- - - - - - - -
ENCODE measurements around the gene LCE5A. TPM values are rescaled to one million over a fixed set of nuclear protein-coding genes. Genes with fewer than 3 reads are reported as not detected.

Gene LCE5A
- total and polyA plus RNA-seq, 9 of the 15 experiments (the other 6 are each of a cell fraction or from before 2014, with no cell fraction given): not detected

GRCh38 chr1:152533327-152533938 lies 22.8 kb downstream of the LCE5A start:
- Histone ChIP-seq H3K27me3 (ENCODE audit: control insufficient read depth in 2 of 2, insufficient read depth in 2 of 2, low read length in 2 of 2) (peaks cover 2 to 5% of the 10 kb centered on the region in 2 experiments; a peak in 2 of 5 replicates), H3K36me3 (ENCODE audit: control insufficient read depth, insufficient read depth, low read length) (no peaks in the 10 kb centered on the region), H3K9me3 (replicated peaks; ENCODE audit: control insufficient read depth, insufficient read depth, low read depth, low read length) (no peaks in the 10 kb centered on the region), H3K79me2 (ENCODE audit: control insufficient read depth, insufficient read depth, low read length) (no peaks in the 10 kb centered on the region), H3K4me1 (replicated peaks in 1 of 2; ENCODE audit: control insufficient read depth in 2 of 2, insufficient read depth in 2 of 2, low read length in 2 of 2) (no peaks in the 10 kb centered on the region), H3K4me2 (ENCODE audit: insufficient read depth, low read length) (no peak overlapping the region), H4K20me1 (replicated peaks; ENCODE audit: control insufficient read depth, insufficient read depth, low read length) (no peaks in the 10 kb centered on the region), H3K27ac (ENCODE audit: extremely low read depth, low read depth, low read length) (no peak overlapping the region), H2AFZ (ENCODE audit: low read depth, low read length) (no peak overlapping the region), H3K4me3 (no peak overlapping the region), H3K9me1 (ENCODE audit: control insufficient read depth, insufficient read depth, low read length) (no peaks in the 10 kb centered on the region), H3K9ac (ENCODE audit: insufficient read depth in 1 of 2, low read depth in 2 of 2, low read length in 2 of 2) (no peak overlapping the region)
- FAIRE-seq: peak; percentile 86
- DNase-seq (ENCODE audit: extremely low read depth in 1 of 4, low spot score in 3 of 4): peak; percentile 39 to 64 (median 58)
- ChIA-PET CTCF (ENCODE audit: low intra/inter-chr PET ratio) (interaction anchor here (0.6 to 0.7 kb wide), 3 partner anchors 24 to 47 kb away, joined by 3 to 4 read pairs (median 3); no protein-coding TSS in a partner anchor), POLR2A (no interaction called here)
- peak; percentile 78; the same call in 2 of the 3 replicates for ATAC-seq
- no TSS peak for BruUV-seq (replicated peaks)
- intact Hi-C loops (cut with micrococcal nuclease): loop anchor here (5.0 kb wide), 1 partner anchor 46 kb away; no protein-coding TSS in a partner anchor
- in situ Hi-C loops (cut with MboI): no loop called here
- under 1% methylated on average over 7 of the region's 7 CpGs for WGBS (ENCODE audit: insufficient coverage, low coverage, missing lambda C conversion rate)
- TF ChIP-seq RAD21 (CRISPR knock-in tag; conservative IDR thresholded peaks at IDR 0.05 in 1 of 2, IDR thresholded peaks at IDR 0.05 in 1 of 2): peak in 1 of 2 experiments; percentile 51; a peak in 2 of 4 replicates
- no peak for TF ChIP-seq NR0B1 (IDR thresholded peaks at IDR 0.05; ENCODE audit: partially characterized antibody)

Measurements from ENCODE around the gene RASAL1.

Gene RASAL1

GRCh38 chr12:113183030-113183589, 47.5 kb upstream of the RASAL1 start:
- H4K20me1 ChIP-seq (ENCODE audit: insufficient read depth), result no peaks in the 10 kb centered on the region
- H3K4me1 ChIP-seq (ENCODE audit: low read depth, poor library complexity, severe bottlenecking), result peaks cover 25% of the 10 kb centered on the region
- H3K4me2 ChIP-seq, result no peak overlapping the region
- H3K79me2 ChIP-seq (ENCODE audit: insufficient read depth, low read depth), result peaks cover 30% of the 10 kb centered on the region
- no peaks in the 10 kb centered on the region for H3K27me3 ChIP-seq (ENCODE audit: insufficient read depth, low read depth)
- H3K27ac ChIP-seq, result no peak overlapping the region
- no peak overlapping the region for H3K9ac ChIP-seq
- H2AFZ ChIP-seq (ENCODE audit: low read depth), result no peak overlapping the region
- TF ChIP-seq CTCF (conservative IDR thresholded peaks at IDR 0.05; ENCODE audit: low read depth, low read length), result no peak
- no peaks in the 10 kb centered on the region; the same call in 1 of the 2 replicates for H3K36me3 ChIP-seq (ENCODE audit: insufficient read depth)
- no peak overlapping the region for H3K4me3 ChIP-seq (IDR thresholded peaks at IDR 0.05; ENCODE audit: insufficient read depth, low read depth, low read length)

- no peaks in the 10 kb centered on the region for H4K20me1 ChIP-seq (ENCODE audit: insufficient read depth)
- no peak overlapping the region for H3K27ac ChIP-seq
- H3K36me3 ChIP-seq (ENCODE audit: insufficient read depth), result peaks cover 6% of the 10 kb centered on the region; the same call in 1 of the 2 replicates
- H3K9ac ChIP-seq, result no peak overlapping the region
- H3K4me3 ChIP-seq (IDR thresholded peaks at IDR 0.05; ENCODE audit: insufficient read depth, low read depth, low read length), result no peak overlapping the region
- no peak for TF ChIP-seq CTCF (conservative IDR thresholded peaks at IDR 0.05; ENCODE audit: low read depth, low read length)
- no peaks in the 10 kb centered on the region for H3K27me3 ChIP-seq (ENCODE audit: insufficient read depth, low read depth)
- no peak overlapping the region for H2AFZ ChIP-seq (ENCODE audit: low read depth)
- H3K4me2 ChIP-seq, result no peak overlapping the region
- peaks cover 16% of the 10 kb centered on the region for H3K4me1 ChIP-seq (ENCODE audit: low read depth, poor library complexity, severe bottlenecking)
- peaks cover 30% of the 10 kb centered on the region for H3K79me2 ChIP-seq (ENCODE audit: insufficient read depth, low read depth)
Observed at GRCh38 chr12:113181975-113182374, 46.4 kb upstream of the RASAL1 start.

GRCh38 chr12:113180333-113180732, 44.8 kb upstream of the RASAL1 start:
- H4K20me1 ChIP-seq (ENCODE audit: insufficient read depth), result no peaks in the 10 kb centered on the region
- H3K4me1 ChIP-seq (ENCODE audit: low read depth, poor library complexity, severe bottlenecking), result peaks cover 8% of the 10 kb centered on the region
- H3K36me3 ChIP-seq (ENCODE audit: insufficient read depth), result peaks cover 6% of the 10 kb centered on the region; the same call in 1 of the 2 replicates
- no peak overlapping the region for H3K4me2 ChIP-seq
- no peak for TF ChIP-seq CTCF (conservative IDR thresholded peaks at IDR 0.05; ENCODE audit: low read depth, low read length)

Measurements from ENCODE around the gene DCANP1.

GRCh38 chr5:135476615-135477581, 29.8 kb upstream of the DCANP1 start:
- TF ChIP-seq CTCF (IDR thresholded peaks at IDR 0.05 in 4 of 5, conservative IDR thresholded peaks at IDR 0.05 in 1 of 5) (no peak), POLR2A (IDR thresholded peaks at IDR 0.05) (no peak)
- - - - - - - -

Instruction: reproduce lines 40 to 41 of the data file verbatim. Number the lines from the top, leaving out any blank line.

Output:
- peaks cover 30% of the 10 kb centered on the region for H3K79me2 ChIP-seq (ENCODE audit: insufficient read depth, low read depth)
Observed at GRCh38 chr12:113181975-113182374, 46.4 kb upstream of the RASAL1 start.